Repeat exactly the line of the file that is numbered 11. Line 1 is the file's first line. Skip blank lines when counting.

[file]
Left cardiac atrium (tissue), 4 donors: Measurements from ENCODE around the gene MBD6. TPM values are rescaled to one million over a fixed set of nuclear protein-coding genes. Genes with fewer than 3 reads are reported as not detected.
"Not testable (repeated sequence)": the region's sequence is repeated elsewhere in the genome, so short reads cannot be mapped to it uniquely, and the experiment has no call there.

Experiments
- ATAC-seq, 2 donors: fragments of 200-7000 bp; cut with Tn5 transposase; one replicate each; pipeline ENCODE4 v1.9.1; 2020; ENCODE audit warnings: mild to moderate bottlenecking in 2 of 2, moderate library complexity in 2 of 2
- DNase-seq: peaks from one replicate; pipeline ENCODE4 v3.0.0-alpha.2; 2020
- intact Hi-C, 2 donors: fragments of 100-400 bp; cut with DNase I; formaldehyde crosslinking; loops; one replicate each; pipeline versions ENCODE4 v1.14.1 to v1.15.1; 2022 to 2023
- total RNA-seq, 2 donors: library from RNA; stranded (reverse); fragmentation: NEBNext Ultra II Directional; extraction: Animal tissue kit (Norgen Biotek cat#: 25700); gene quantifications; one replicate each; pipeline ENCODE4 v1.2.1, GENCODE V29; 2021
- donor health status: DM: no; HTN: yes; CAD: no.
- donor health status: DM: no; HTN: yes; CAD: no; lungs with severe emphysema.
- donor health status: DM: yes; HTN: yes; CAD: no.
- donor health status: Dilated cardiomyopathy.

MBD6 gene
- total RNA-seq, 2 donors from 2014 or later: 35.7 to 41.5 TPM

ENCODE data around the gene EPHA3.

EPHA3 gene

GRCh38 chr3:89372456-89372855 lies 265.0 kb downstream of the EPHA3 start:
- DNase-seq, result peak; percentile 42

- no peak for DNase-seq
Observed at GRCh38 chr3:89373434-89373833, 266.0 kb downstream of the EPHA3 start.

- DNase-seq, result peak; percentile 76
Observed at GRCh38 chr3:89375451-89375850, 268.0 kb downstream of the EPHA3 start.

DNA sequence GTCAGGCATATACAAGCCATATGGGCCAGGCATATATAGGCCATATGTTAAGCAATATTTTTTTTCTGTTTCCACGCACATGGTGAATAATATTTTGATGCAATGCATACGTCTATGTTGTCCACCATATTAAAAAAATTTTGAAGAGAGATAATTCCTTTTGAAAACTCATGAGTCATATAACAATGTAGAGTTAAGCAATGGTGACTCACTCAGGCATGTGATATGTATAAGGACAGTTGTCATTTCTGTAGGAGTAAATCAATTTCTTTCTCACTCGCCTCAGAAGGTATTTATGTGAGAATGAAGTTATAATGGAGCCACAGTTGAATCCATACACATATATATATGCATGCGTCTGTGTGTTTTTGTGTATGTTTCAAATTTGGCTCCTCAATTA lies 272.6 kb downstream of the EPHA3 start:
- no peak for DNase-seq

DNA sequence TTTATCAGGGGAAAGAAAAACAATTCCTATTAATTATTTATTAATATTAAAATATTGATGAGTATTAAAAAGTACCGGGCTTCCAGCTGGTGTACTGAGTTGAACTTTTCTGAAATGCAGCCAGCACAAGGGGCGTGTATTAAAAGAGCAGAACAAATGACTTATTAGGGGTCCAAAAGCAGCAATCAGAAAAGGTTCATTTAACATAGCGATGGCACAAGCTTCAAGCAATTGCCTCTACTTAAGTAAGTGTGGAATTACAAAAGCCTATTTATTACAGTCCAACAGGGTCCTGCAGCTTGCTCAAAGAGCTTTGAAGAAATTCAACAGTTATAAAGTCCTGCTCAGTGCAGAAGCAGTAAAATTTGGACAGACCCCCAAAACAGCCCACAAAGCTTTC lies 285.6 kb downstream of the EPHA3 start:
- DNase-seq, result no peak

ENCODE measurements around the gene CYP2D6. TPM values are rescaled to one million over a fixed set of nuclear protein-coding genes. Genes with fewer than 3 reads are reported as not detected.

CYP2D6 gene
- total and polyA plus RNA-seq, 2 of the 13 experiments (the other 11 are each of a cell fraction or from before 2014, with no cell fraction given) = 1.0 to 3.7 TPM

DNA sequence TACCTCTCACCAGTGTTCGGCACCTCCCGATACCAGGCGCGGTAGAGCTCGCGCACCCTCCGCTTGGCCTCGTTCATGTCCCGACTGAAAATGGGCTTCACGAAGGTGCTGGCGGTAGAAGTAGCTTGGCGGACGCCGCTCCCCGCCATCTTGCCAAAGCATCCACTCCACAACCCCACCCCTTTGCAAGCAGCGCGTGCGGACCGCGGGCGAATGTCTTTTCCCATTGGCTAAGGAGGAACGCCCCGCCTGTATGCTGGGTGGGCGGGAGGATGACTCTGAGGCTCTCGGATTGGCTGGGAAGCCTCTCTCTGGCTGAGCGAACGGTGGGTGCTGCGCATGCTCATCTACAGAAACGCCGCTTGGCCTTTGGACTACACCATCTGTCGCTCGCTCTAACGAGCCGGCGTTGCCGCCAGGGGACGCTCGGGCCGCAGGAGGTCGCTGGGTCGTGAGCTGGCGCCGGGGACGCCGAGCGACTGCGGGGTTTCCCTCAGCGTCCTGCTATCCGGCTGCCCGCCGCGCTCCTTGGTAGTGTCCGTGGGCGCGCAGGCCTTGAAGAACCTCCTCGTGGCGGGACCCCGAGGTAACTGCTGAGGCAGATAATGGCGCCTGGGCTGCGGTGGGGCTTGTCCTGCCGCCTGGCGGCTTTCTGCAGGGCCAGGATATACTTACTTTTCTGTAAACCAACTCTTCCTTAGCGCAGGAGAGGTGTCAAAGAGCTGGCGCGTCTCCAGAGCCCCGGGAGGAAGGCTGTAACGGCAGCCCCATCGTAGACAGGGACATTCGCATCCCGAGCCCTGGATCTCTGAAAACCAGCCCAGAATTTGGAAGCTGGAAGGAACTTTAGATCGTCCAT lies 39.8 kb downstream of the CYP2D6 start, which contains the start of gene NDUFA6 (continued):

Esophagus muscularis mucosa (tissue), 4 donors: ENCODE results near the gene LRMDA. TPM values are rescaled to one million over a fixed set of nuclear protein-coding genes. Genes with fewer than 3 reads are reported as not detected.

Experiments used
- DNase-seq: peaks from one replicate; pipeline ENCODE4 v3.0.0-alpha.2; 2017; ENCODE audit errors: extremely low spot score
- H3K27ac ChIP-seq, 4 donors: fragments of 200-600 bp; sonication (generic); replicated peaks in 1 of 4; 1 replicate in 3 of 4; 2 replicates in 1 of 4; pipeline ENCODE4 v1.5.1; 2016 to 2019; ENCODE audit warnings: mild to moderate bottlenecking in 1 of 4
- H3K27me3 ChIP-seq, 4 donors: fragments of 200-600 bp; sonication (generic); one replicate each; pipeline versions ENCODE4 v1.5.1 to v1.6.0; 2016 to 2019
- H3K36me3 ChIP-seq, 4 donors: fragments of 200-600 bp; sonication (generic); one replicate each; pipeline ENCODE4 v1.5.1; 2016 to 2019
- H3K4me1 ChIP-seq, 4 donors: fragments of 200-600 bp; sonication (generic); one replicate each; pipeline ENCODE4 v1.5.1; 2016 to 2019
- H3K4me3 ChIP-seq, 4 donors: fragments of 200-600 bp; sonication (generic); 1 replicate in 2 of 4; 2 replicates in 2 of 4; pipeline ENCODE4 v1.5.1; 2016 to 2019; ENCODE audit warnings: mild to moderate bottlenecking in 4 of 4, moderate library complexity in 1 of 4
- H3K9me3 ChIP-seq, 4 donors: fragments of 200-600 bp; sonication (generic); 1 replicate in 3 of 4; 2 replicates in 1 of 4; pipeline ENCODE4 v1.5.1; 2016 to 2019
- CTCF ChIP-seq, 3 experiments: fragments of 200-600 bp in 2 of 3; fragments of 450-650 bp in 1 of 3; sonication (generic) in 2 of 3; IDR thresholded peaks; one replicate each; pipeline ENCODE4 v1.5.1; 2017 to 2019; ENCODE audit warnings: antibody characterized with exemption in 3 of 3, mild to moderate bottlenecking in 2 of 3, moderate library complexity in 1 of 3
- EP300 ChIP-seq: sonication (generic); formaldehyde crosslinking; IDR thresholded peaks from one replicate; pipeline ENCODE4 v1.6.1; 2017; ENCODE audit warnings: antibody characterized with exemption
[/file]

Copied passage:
- donor health status: Dilated cardiomyopathy.